An interesting question, where does a non-resident US citizen fit in the rules?  From the SIM

"E. MEMBERSHIP USPA membership is required of any skydiver cleared for self-supervision at a USPA Group Member drop zone, except for non-resident foreign nationals that are a member of their own national aero club"

and

"FOREIGN PARACHUTIST means a parachutist who is neither a U.S. citizen or a resident alien and is participating in parachute operations within the United States using parachute equipment not manufactured in the United States."

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4 hours ago, IanHarrop said:

"FOREIGN PARACHUTIST means a parachutist who is neither a U.S. citizen or a resident alien and is participating in parachute operations within the United States using parachute equipment not manufactured in the United States."

Thanks for digging that out of the depths of the SIM! So I guess I wasn't quite right.  It's interesting phrasing though, as it refers to "membership" and not "licensing..." I guess that means that I'll need to get (at least a temporary) membership the next time I go back for a visit and want to jump, but don't need to worry about getting a new license... Interesting.

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Start the paperwork many months before you visit Austria.

Sounds like the Austrian gov’t has their own unique interpretation - that a skydiving licence is similar to a private pilot’s licence. Only a few totalitarian countries maintain that attitude, mind you totalitarian countries rarely permit sport jumping.

Insurance is another issue. USPA third party liability insurance does not protect you when jumping outside the USA. A short-term membership in the Austrian Parachute Association should provide the necessary third-party insurance.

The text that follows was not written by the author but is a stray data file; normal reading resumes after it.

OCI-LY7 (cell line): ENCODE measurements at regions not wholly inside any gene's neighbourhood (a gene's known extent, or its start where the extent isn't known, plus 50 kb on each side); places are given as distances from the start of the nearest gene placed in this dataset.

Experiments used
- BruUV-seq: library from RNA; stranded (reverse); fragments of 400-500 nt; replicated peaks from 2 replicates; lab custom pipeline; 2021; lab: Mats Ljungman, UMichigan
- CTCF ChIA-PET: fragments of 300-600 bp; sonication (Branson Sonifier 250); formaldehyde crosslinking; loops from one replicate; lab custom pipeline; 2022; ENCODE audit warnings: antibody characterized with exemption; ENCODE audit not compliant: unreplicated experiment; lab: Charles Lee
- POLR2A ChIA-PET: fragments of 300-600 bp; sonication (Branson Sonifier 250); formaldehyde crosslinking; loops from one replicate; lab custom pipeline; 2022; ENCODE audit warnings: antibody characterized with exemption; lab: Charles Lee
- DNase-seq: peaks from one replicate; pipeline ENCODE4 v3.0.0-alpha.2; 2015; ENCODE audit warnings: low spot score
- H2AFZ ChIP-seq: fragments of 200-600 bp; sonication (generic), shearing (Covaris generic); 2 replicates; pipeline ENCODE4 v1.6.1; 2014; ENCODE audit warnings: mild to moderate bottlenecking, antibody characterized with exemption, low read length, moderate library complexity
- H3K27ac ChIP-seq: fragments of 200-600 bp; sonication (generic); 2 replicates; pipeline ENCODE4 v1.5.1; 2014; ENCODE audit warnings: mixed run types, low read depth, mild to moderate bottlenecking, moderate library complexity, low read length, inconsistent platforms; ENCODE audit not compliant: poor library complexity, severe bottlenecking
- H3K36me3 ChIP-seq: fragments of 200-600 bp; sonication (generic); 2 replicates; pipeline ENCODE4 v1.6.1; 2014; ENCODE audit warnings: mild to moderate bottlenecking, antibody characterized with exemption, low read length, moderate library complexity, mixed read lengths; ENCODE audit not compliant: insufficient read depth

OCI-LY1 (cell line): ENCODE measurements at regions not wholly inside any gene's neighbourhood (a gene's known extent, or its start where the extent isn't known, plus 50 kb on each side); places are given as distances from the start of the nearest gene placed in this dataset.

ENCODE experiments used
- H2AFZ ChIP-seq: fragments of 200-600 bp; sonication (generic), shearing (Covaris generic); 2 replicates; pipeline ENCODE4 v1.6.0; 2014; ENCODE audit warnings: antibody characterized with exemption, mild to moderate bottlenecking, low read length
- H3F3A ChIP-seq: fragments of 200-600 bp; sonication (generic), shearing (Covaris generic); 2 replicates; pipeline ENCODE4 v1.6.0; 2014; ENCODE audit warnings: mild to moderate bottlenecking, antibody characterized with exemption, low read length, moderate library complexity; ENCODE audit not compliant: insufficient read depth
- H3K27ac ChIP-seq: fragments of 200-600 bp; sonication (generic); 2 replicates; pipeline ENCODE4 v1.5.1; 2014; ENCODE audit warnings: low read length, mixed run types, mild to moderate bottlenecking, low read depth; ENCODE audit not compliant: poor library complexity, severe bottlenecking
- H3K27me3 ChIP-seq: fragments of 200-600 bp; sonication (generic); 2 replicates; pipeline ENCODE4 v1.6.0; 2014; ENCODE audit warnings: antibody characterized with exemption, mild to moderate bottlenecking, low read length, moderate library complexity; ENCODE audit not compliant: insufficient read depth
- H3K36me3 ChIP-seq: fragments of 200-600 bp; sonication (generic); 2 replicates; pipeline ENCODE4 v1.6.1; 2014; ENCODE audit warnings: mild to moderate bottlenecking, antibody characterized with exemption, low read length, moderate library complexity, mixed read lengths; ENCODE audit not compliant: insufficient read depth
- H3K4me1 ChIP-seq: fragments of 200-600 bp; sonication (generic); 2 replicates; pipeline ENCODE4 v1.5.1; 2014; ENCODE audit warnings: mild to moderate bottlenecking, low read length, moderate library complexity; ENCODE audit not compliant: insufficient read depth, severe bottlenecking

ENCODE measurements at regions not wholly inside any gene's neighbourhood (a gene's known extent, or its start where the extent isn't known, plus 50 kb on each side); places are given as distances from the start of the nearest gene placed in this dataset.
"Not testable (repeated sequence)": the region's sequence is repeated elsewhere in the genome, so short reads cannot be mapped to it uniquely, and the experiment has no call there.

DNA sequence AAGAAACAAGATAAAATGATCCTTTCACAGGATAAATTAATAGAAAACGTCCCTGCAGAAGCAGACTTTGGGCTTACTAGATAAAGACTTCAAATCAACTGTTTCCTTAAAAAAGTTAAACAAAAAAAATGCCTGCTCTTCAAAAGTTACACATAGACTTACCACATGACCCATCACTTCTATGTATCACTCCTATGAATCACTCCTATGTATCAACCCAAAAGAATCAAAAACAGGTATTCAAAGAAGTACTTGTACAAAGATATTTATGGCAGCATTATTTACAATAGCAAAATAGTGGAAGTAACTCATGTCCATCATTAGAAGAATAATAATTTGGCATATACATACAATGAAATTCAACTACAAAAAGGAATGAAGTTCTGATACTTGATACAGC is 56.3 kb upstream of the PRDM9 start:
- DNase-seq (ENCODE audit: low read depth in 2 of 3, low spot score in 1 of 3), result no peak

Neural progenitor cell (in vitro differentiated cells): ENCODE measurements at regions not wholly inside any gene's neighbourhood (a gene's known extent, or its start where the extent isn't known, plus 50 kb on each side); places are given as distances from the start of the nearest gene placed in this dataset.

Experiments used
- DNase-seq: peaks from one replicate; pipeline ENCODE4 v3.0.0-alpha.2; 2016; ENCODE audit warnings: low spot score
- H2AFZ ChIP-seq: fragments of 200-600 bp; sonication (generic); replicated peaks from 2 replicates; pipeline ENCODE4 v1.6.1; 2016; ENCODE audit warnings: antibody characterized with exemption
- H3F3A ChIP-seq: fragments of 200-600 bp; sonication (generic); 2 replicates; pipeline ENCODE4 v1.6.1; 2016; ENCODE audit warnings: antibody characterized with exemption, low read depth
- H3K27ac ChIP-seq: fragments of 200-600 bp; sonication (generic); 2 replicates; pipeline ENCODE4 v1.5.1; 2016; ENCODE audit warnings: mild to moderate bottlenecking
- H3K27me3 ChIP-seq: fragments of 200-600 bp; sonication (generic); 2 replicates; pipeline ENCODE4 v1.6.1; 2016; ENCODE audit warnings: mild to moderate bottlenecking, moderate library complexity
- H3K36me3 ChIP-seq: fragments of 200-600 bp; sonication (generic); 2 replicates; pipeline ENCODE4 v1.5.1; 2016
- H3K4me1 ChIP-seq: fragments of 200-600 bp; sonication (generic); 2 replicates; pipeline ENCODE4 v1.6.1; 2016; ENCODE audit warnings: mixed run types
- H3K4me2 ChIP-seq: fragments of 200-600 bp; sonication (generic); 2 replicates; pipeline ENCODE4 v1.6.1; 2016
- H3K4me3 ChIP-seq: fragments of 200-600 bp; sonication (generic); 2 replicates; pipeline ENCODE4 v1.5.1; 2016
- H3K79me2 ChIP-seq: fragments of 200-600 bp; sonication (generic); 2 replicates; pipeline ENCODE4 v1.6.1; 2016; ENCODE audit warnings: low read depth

Another issue is medical insurance. Since the USA lags so far behind the rest of the industrialized world, you will need to provide written proof of medical insurance before many European DZs will allow you to jump. Submit your medical paperwork many months before visiting an Austrian DZ.

.... and read the dz.com thread about paperwork for visiting jumpers.

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2 hours ago, riggerrob said:

Sounds like the Austrian gov’t has their own unique interpretation - that a skydiving licence is similar to a private pilot’s licence. Only a few totalitarian countries maintain that attitude, mind you totalitarian countries rarely permit sport jumping.

You are piloting a wing trough airspace. What do you think you are? A pilot probably?
What was the name of this book? Ahh, now I remember: the parachute and its pilot.
"Sport pilot license" is written on the cover of the German license. But on the other hand, Germany is ta totalitarian shithole right now.

Why do you make it so complicated. No dropzone ever asked me for my passport. Go to Austria, talk english, show your USPA license, get a cheap few day guest insurance and jump. Just dont tell anybody that you are a "Schluchtenscheisser". They will think you are an American and let you jump.